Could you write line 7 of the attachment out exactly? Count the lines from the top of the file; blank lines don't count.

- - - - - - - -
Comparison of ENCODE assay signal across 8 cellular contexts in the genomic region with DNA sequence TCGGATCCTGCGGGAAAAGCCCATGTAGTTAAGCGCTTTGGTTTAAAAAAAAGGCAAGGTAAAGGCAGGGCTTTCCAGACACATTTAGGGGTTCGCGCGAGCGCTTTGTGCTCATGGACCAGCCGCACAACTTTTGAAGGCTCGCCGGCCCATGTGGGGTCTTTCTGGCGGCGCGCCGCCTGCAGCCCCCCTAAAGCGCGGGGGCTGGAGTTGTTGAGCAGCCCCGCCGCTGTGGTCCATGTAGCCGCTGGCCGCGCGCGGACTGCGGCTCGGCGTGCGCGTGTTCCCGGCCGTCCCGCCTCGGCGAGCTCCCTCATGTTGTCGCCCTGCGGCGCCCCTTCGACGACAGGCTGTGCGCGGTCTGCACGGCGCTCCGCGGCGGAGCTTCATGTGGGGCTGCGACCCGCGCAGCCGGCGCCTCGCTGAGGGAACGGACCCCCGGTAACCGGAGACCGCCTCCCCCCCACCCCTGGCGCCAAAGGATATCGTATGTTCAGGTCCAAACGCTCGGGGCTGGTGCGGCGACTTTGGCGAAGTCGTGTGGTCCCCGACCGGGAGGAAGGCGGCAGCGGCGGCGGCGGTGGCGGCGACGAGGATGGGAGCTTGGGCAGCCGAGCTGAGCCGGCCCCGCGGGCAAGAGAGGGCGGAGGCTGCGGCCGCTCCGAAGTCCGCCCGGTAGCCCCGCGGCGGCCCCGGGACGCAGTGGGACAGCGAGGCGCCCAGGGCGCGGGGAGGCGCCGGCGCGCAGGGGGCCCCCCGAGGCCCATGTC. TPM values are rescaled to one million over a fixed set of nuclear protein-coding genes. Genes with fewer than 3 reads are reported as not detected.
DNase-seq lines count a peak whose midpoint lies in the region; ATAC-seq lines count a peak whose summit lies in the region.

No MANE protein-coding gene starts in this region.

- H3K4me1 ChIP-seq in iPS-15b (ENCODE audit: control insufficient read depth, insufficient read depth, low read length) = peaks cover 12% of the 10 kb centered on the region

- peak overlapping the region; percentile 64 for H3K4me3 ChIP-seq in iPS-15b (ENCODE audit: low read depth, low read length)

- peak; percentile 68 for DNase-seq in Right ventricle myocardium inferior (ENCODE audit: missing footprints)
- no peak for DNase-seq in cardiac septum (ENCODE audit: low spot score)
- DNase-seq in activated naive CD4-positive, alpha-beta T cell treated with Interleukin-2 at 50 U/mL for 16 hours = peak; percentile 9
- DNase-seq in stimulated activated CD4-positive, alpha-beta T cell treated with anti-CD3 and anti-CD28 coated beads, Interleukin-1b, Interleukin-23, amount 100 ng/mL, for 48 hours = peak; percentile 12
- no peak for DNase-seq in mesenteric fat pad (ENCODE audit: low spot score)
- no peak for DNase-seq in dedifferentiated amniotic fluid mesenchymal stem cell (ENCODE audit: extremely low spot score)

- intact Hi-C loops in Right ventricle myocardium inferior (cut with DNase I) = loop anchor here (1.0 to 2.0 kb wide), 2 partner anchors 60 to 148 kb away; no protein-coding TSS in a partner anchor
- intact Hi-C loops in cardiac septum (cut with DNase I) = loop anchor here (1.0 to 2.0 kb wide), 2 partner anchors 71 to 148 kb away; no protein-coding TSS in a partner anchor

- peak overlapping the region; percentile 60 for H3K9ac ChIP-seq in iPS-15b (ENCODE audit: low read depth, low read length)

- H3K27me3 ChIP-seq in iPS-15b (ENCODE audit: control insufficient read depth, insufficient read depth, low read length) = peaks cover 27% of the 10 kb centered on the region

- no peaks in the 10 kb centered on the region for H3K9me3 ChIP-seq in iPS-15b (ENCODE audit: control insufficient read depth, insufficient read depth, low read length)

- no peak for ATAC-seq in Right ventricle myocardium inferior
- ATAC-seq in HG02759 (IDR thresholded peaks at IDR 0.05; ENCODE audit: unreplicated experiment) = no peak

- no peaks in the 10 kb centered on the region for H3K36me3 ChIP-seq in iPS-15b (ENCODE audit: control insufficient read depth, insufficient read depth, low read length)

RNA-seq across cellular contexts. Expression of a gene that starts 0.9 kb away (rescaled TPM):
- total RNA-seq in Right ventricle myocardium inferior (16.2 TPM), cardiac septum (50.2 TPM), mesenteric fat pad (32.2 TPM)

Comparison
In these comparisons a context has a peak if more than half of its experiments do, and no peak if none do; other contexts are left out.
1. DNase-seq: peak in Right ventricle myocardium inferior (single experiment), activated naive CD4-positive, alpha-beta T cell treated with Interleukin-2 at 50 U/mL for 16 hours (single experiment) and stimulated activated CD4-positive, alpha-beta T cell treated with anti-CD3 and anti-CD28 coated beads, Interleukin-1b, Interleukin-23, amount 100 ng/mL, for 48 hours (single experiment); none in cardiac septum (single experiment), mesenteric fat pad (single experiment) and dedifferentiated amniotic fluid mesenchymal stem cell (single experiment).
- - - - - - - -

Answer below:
- no peak for DNase-seq in cardiac septum (ENCODE audit: low spot score)